Photo Courtesy of Able PlanetA few years ago, I worked for a high end glossy print publication, where I was asked what three products are necessary for long distance, comfortable travel. I had to think seriously about this, because my immediate answers were those for short trips: a bottle of water, a health bar and Tums.
But for those longer trips, my answers were different: a comfortable, long, dark cashmere or rayon scarf that I could put around my shoulders and neck to block out air conditioning cold; a lumbar pillow that could double as a neck pillow if I traveled economy; and probably most important, a good set of headphones so I could listen to an iPod, or just cancel noise, whether it be airplane engines, or seatmate chatter.
I had heard about Able Planet's Clear Harmony Headphones before, because of their patented LINX audio technology associated with their hearing aids. As I was looking at three upcoming trips, two short, one long, in the near future, I decided to order a pair and test them out. They were expensive - over $300.00 a pair, but so were the others. And this time, finally, I got what I paid for.
When I first used them, I did so only to cancel out airport, airport crowd, and airplane noise. I then wore them consistently on the three trips I had taken - the earcups were firm but not tight, I did not get headaches, and the noise cancelling abilities were exceptional. I discovered later from a tech magazine that noise from the Able Planet Clear Harmony headphones is reduced by 18dB, or decibels.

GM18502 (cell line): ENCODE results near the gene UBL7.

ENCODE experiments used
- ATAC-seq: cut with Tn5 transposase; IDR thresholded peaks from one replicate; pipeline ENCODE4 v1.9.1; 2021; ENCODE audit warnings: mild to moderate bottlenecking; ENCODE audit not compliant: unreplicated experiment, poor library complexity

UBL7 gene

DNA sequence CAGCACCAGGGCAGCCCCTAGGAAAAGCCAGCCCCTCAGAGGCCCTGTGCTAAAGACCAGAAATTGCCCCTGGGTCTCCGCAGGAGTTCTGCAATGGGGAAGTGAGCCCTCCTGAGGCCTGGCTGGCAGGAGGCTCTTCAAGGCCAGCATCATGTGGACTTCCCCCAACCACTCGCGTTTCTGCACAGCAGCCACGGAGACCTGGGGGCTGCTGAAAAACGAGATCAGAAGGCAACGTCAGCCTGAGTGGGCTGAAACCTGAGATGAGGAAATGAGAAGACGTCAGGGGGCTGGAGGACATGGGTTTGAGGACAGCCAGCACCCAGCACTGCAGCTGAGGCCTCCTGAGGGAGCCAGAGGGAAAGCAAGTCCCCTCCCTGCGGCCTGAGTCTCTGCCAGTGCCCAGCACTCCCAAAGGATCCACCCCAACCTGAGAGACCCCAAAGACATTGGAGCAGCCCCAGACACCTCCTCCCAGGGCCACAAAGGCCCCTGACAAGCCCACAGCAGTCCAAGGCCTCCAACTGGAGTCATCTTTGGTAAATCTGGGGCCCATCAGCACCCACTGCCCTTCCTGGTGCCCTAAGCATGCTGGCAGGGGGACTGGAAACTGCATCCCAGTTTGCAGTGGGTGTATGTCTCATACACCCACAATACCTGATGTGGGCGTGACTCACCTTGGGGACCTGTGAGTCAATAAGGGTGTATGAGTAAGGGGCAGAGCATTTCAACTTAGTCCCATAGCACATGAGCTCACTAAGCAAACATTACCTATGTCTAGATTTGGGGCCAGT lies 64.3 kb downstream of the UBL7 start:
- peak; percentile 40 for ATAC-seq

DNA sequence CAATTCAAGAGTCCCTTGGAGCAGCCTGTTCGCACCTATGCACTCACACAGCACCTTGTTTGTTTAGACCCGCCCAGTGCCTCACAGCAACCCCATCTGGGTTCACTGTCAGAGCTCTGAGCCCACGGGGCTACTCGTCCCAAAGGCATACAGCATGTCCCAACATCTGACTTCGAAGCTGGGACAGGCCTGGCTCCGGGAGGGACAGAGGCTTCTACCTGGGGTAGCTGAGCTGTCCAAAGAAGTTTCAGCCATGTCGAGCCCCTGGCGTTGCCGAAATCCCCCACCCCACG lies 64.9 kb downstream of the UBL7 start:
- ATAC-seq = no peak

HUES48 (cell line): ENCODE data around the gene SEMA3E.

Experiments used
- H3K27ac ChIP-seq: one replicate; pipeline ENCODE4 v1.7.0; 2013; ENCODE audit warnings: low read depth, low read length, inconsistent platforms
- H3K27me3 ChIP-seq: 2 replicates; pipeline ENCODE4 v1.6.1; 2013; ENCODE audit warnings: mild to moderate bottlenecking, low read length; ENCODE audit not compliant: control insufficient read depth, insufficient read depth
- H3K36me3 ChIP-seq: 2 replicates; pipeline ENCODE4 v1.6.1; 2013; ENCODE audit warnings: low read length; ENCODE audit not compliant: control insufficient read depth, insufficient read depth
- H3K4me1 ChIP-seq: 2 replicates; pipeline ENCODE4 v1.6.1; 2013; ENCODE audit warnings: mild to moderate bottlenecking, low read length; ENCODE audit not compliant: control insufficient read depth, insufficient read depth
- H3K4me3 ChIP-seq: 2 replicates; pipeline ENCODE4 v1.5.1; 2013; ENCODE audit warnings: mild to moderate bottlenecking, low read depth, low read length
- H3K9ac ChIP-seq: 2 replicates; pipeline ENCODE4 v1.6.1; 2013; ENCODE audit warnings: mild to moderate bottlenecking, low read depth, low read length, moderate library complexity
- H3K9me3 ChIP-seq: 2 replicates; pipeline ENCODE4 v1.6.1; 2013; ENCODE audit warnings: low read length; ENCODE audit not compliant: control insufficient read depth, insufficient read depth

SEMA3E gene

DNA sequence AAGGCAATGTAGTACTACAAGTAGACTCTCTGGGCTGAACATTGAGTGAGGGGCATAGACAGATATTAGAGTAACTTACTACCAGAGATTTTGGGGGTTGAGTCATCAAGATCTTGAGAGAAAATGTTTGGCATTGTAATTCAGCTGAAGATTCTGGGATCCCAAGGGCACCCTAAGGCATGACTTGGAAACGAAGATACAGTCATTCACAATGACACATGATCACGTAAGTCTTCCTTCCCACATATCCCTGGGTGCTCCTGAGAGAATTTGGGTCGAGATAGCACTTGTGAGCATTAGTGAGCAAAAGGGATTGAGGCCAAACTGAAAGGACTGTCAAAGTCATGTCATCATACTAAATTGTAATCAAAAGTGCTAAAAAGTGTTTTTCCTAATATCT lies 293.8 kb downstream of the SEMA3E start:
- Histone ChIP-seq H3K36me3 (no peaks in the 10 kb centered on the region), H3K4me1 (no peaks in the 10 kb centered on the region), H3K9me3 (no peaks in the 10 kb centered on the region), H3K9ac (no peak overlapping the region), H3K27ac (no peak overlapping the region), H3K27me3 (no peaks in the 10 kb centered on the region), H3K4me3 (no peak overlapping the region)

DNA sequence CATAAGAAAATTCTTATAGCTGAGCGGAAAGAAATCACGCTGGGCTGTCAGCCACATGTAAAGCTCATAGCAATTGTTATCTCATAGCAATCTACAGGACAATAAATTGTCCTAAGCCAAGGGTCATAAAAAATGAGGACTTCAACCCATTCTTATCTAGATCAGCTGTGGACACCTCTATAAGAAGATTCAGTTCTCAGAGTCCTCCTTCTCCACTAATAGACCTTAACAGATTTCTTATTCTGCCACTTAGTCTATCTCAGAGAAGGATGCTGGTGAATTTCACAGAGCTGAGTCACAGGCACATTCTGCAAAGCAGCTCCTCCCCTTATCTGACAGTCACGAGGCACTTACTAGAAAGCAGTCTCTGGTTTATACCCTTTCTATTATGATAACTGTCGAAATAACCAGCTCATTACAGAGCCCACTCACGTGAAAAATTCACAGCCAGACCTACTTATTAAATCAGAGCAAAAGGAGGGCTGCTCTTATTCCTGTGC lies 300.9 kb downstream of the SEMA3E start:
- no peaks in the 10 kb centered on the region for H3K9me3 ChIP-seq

The active noise cancellation can be turned on and off using a switch that can be accessed on the rear edge of the left earcup, so I could switch the noise cancellation function off if I had to communicate with others at the airport or on the plane.
The earcups fold down flat for storage. The included carrying case comes with a 0.25-inch jack and two-prong airplane adapters. The case also includes a molded compartment that perfectly fits a full-size Apple iPod. Which brings me to the music. So, this is the magic part, as I have no idea how this is done, as I am not a sound electrician, or a tech geek. But even with the noise cancellation switched off (and if the two AAA batteries that power the headphones are removed), the Clear Harmony headphones still can play music. And the music had a clarity and crispness that is exceptional, which was really all I wanted.
With these headphones, I received the best of all possible worlds while traveling: peace and quiet or personally selected soundscapes. It is no wonder they have garnered multiple awards: T+L 2011 Tech Award for Best Headphone, The European Consumers' Choice, and three awards from International CES. Since 2006, they have garnered 26 awards for the audio technology products, all beginning with the benevolent interest to help the hearing impaired.